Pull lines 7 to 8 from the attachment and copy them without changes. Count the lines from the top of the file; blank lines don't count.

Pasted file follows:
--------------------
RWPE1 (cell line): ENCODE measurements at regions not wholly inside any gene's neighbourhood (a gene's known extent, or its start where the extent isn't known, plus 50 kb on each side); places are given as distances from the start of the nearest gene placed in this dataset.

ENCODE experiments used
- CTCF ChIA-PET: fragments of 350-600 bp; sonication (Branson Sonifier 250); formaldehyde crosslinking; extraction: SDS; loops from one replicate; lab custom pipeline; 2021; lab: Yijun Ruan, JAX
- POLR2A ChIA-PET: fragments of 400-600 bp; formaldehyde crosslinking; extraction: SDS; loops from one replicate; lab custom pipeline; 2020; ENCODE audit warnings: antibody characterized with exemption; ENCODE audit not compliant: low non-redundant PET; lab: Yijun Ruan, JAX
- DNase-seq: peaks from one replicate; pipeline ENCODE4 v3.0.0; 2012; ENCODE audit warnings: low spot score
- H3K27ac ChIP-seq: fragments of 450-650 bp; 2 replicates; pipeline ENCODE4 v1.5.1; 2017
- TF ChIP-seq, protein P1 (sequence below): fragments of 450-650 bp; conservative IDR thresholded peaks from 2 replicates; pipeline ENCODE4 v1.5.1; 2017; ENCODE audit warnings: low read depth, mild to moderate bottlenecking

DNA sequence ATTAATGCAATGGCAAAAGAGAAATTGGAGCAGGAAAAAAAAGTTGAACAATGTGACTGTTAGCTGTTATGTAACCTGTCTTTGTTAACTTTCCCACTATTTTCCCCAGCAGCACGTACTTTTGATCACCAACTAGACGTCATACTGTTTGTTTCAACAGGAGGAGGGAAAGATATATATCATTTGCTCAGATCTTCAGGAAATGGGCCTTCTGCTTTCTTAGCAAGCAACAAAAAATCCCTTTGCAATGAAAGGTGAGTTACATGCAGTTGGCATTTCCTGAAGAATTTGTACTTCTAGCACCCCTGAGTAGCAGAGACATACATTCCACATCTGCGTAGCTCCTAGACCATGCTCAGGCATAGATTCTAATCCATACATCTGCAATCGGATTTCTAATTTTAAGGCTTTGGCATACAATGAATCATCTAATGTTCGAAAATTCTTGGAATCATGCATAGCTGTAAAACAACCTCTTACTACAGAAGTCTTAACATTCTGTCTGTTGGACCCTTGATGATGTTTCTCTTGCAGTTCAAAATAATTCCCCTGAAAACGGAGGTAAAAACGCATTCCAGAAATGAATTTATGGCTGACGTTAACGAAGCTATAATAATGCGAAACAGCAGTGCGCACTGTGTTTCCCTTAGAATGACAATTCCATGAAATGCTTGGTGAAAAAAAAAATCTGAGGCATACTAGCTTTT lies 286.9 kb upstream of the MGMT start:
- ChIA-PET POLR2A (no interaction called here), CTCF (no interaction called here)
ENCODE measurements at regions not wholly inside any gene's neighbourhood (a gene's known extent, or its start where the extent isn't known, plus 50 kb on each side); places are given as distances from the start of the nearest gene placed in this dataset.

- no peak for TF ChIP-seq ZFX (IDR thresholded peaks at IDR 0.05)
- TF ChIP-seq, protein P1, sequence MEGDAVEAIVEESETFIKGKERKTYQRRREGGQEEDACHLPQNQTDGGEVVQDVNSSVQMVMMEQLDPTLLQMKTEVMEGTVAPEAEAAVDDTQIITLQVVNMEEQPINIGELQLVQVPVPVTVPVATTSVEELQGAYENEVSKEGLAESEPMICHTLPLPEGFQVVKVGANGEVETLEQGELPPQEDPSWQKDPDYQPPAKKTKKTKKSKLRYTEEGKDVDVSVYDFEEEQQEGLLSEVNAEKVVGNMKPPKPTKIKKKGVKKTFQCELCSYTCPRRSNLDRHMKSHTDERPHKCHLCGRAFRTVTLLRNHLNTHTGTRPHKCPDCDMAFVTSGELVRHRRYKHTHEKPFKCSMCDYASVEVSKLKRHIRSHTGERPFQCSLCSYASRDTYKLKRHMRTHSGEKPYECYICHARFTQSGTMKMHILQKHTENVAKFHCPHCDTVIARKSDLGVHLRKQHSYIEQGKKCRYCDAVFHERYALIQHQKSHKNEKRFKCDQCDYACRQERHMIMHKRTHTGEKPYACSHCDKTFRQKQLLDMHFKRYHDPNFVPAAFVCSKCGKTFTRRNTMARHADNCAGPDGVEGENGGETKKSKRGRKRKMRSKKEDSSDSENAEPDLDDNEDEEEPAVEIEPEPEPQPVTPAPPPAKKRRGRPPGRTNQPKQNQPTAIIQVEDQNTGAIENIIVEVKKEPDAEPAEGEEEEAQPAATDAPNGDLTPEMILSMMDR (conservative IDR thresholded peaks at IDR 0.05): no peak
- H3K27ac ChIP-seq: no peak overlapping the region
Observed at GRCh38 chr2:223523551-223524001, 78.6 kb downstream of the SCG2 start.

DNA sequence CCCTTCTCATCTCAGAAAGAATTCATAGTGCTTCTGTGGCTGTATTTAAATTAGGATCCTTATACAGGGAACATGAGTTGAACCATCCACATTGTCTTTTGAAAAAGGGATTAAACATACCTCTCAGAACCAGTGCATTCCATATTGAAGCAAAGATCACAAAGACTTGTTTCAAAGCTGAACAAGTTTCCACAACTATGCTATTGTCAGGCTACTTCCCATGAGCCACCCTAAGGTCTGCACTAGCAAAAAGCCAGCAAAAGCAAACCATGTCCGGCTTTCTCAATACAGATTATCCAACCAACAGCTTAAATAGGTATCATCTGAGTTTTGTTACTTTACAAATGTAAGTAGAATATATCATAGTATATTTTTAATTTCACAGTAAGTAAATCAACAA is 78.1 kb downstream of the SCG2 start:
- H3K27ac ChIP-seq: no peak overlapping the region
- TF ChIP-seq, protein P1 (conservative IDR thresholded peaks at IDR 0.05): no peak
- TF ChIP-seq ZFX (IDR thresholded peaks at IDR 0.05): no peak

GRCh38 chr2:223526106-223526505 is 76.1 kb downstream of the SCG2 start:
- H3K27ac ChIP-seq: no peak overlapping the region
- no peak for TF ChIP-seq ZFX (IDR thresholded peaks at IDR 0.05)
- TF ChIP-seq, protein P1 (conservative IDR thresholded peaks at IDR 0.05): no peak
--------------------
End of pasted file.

- TF ChIP-seq, protein P1 (sequence below): fragments of 450-650 bp; conservative IDR thresholded peaks from 2 replicates; pipeline ENCODE4 v1.5.1; 2017; ENCODE audit warnings: low read depth, mild to moderate bottlenecking

DNA sequence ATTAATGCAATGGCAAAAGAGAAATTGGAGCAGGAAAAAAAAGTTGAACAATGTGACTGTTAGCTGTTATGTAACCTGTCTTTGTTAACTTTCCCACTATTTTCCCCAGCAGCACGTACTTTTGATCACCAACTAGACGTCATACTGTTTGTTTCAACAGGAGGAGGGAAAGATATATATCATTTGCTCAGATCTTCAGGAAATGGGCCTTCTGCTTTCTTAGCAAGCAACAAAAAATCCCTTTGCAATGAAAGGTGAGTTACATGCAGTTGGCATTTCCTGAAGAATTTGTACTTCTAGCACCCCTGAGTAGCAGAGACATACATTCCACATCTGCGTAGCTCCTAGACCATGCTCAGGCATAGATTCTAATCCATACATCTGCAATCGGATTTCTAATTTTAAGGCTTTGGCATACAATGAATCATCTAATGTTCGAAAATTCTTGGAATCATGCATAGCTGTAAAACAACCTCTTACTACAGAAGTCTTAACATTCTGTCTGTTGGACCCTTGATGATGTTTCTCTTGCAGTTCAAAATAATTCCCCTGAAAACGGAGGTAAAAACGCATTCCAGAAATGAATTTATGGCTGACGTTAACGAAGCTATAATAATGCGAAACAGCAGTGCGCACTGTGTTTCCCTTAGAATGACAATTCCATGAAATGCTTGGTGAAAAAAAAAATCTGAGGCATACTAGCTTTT lies 286.9 kb upstream of the MGMT start: